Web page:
eP026: Newborn screening for Pompe disease: The Indiana experience


      Pompe disease (OMIM# 232300) was added to the newborn screen in 2020. During our initial 18 months of screening, 2 newborns with infantile-onset Pompe disease (IOPD) and 6 newborns at risk for late-onset Pompe disease (LOPD) were identified. One of the newborns with IOPD was CRIM-positive, the other was CRIM-negative; both were started on treatment with alglucosidase alfa (Lumizyme) before 4 weeks of age. One newborn with variants consistent with LOPD presented with borderline left ventricular hypertrophy (LVH), prompting us to start treatment. Of the 5 other infants at risk for LOPD, 2 have persistent elevations of CK levels with normal muscle strength and echocardiograms; they are being closely monitored. Two have normal development and CK levels and 1 moved out of state. A literature review of surveillance recommendations for infants at risk of LOPD revealed a lack of consensus on optimal timing for treatment initiation in infants showing early signs of disease, such as elevated CK levels without overt weakness. We feel it is important to share our data in order to assist other states who are also new to newborn screening for Pompe disease.


      The pilot program for newborn screening of lysosomal storage diseases began 6/1/2020 with an official start date of 7/1/2020. Pompe disease, Krabbe disease, and Hurler syndrome were added. To screen for Pompe disease, Indiana chose a three-tiered approach to testing. Initial screen consists of qualitative acid alpha-glucosidase (GAA) enzyme activity on dried blood spot. If abnormal, the dried blood spot card is sent to Mayo Clinic for quantitative GAA activity and (Cr/Crn)/GAA ratio. Second-tier test results are reported to the newborn screen lab, who notifies our coordinator if positive. These patients are scheduled in clinic for initial evaluation and counseling by a physician and genetic counselor. Following positive second-tier testing, reflex GAA sequencing through Mayo Clinic is ordered. Sequencing results are typically received at roughly two weeks of age. The purpose of this three-tiered approach is to definitively diagnose all patients with IOPD and clarify CRIM status in time to start treatment before 4 weeks of age.


      Since screening began, 2 infants with infantile-onset Pompe disease (IOPD) and 6 infants with late-onset Pompe disease (LOPD), as determined by their variants on GAA sequencing, have been identified. One infant identified with IOPD was CRIM-positive started on Lumizyme 40 mg/kg weekly at 3.5 weeks of age. His echocardiograms, urine Hex4, and CK levels have remained within the normal range, and he is meeting gross motor milestones ahead of schedule. The second infant diagnosed with IOPD is CRIM-negative based on the two GAA variants identified. Initial CK level was 685 U/L and echocardiogram noted borderline left ventricular and mild right ventricular hypertrophy. He underwent immune tolerance induction (ITI) with rituximab, oral methotrexate, and IVIG with dosing per published guidelines, and he was started on Lumizyme 40 mg/kg weekly at 3 weeks of age. After 2 months on treatment, his CK level normalized to 119 U/L; he continues to have borderline LVH on repeat echocardiograms, though LVM/height (2.7) has decreased from 114.79 to 83.91. Weight gain slowed during ITI which we attributed to increased vomiting while taking methotrexate; this has since resolved.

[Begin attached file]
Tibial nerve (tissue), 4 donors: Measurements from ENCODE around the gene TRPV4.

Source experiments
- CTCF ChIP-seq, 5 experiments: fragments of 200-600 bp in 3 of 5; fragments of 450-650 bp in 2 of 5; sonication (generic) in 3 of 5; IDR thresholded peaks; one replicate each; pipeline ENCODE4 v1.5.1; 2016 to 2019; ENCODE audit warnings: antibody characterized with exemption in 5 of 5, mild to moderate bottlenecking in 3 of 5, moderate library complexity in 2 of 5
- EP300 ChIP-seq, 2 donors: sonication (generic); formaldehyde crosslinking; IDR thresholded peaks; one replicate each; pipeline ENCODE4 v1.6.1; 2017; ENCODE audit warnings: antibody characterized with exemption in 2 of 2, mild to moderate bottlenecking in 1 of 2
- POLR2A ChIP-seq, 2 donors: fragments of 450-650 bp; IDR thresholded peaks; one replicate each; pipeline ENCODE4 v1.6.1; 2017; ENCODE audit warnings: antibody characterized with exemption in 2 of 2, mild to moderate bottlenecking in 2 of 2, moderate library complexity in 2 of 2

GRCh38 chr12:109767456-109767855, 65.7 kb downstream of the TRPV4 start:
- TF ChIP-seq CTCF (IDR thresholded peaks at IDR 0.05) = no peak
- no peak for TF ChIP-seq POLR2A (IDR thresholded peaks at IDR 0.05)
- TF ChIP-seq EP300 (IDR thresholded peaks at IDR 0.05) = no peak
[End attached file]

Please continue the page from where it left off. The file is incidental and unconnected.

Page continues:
Six infants were diagnosed with LOPD. We arranged for regular surveillance including evaluation by a neuromuscular specialist and a physical therapist every 3 months, baseline echocardiogram, regular measurement of CK levels, and referral to speech therapy for swallow evaluation in infants with clinical concern. One infant was transferred to a local genetics department after relocating out of state. Interestingly, we found that the (Cr/Crn)/GAA ratio on the dried blood spot correlated with the severity of features in most LOPD infants. Those with a higher ratio, closer to that of our IOPD infants, tended to present with earlier symptoms. One infant has been started on Lumizyme following the development of borderline left ventricular hypertrophy, with LVM/height (2.7) increasing from 51.38 to 76.48 between initial and second echocardiograms. This has resolved since starting treatment. She has three variants in the GAA gene, and we continue to investigate whether this may play a role in her accelerated presentation. Two infants have persistent mild elevations of CK but have not started treatment yet: one is age 1 year with CK level persistently 500 U/L, and one is <1 year old with CK levels persistently 200-300 U/L. Both infants have normal strength/development and echocardiograms, so we have elected to monitor closely. The other two infants have been completely asymptomatic with normal CK levels and echocardiograms.


      There is a consensus on the importance of starting Lumizyme +/- ITI in newborns with IOPD as quickly as possible, ideally no later than 4 weeks old due to strong data supporting increased survival and decreased motor impairment. We achieved this goal by communicating early with our outpatient infusion center for planning and utilizing the charitable access program to provide drug while working on insurance prior authorization and appeals. We noticed a lack of strong data regarding the appropriate time to start Lumizyme in infants with LOPD showing early symptoms. This is important for future study; given that we know infants with IOPD can suffer from irreversible muscle damage, we want to ensure that the window of optimal treatment in infants with LOPD, which is much less well defined, is not missed.